Meyer’s Task Is Keeping Gators Focused

With notches on their belt that include Tennessee, Alabama and LSU, the Florida Gators are halfway through the nation’s most difficult schedule, unbeaten, moving up in the rankings and elbowing their way into the national championship picture. The big picture may look good for the Gators, but Coach Urban Meyer says his task is to keep his team focused on whoever the Gators play next.

Next up for the Gators is a road trip to Auburn next Saturday against a team that was ranked number two in the nation prior to a stunning, 27-10, loss to Arkansas this weekend. Although they’ve fallen from the unbeaten ranks, Meyer knows that this Auburn team is one of the most talented teams in the SEC, capable of beating anyone. Getting his team emotionally and physically ready to play a third straight game against an exceptionally talented team is a daunting task that has has Meyer examining how the Gators go about everything from practice to game preparation. He’s not as worried about emotional burnout as he is physical exhaustion, however.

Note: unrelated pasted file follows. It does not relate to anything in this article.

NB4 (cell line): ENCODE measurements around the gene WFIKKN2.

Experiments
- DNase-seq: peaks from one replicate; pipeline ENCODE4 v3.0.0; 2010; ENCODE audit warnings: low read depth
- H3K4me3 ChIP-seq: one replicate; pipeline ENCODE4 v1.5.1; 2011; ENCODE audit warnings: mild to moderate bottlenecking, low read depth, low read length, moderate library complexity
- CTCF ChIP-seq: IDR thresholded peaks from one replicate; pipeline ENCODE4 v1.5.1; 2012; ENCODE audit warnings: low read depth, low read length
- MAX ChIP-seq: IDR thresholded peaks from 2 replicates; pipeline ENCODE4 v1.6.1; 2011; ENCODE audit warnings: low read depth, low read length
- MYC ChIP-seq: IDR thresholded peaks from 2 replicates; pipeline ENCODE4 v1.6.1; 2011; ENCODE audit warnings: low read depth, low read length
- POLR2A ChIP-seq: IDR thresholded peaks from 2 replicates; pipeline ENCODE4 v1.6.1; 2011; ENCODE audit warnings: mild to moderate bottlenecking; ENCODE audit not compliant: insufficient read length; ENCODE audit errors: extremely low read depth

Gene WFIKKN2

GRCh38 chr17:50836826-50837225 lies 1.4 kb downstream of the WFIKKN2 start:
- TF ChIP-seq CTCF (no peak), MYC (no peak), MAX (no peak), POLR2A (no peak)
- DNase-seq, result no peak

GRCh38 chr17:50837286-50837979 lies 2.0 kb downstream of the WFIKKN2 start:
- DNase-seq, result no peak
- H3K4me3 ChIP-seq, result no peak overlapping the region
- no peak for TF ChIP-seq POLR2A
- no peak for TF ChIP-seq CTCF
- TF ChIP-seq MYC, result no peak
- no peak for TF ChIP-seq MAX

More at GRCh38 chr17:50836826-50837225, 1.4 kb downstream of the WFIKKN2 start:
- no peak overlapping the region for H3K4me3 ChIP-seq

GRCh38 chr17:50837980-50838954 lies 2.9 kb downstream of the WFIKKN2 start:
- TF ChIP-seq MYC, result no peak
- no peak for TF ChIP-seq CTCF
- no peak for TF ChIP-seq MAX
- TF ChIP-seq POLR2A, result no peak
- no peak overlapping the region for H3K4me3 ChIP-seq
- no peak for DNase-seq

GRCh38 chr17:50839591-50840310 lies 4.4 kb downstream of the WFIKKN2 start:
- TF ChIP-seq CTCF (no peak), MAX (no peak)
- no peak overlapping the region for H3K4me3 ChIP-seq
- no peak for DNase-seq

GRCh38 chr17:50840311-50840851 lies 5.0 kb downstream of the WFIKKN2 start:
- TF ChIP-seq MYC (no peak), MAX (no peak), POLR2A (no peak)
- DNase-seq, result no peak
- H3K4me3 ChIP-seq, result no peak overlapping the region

“It’s not so much emotionally but physically,” Meyer said in his Sunday morning teleconference. “We’re evaluating our practice schedule every day. We lighten up. It’s the middle of the season. It’s game seven coming up.”

Tuesday practice has been labeled “Bloody Tuesday” because of its tough, physical nature, but now that it’s midseason, the veterans will get a break from the intense contact. After the Auburn game, Florida will get a week off prior to playing Georgia in Jacksonville and that will also be used to rest the players for the final stretch of the season.

“I’ll certainly get them rested in the bye week but you have to be cautious,” said Meyer. “My concern is not that we’re not going to go out and hit you. We out-hit as talented a team [LSU] as there is in America and I really believe we did that. I watched the highlights on my TV show and we out-hit that team so to go out there and have major collisions with the older players, we’re not going to do that. Some young ones we’re going to keep developing.”